Photo: Maya 
 

Italy: Conto Termico 2.0 Refers to Expected Yield

Submitted by Baerbel Epp on February 12, 2016
The latest statistics of Conto Termico in Italy show that the national incentive scheme has still not been used enough: As of 1 January 2016, it had supported only 62 solar thermal plants for public buildings, while the private sector figure was 10,634. Assuming an average plant size of 7 m², as estimated by Gestore dei Servizi Energetici (GSE), this corresponds to a total subsidised collector area of 75,000 m² – a fairly low result over the 30 months of the scheme. The subsidy volume for solar thermal now amounts to about EUR 27.5 million, around half of the total incentives which have so far been distributed by Conto Termico. This is again a rather small figure compared to an originally planned budget of EUR 900 million. GSE, the state-owned administrator of Conto Termico, has therefore modified the scheme rules. 

Italy: First 18-Months Results of Conto Termico Subsidy Scheme

Submitted by Baerbel Epp on June 17, 2015
Conto TermicoThe administrator of Italy’s national subsidy scheme Conto Termico, Gestore dei Servizi Energetici (GSE), counted 9,658 applications over the first 18 months, among them 7,720 which reached the contract phase before the end of 2014. According to a recent GSE study called Performance Report on Conto Termico, solar water heating systems have been the technology of choice for 71 % of the approved applications, followed by biomass boilers with 24.5 %, although the gap between solar thermal and biomass stands wider in the southern regions of Italy (see attached document in Italian). The majority of subsidised solar water heaters have a size below 5 m² of collector area, as can be seen on the chart to the right, which shows all 5,443 approved solar applications. There are only 5 systems above 50 m² among the approved applications.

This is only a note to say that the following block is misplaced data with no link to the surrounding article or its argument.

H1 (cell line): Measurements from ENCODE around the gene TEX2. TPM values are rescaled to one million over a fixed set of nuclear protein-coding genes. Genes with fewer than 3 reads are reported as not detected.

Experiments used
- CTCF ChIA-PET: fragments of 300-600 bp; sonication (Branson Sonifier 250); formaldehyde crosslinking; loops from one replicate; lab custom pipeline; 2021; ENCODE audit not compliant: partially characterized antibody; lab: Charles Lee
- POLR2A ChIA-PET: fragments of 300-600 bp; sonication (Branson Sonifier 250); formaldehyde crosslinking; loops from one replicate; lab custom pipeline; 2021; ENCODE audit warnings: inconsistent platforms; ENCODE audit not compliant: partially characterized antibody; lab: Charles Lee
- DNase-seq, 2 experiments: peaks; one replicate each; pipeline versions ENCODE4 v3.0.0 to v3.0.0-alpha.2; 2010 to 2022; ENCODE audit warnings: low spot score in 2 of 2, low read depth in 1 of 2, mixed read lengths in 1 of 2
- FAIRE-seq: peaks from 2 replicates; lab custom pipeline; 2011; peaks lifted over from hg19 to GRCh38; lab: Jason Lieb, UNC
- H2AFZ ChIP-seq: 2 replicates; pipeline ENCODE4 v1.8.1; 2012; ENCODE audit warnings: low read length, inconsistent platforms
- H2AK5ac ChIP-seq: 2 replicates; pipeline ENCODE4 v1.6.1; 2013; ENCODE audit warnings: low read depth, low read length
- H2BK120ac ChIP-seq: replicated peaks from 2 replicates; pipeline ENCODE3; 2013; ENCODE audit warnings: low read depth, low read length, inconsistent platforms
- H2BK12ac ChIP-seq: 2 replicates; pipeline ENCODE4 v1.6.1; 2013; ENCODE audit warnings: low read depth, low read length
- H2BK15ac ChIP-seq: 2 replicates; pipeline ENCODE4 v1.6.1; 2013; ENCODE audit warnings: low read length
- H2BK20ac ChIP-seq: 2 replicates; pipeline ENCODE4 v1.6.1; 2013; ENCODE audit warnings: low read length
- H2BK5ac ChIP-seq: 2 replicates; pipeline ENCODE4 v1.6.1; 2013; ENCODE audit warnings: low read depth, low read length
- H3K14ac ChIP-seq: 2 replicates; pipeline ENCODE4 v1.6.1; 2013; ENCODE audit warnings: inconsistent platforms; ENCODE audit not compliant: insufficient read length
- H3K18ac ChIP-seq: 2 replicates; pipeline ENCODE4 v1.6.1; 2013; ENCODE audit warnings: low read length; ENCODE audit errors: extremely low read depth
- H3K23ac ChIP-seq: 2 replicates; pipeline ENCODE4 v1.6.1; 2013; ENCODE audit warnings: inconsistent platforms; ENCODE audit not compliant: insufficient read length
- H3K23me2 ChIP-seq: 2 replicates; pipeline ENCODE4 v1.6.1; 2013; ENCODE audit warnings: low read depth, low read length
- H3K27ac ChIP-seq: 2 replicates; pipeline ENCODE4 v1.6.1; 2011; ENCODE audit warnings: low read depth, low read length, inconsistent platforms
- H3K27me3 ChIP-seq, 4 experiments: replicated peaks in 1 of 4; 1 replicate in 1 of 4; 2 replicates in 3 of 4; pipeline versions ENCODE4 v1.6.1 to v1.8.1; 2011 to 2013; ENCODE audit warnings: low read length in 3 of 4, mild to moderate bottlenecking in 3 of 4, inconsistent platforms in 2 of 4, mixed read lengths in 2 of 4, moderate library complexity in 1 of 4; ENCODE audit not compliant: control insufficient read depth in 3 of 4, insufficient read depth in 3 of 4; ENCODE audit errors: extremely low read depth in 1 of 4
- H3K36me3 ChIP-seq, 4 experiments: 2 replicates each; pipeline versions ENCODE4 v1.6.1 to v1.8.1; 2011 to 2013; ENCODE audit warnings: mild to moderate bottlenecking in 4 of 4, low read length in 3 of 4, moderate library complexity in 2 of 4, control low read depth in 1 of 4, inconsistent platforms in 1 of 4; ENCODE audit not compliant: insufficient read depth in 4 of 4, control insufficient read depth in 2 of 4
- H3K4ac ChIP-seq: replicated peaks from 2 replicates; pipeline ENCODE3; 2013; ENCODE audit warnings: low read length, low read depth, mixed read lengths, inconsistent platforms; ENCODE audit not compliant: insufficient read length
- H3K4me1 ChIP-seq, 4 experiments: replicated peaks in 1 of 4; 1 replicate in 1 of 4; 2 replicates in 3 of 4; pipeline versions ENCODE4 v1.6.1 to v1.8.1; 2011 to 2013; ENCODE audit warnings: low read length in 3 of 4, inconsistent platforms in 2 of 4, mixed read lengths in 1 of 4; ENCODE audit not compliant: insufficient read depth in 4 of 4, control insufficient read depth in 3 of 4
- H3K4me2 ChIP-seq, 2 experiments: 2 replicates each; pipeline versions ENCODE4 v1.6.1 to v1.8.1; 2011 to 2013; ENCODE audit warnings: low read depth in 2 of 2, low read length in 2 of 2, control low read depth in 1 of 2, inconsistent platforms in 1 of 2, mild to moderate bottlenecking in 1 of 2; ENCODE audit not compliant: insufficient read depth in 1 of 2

Figure: GSE 
 

Italy: New Regulations for All Incentive Schemes

Submitted by Baerbel Epp on January 30, 2014
The new Italian budget Law 147 from December 2013 also includes important chapters on renewable energy and energy efficiency regulations. The law extends both the 65% tax deduction for energy efficiency measures and the 50% tax deduction for building renovations until the end of 2014. From 2015 on, the deductible share of both schemes will gradually decrease to 36%. The law also anticipates the revision of the new incentive mechanism for renewable heating systems and energy efficiency measures (Conto Termico). In addition, energy authority GSE revised the implementation rules of the Conto Termico programme at the beginning of December 2013, but Italy’s associations complain that the new incentive scheme is still struggling to take off due to excess bureaucracy.
 

Italy: Government Approves New Subsidy Scheme

Submitted by Baerbel Epp on December 27, 2012

Market observers expect the new incentive mechanism for renewable heating systems and energy-efficient measures in Italy, to come into force at the beginning of January 2013. The three Ministries of Industry, Environment and Agriculture have only reached their agreement in November 2012. And the OK from the State-Regions Conference came in the middle of December. More than a year behind schedule, the implementation decree will soon be published in the Official Gazette. The decree introduces a subsidy scheme for renewable heating technologies pursuant to Article 28 of Legislative Decree 28/11, which requires the implementation of a feed-in tariff.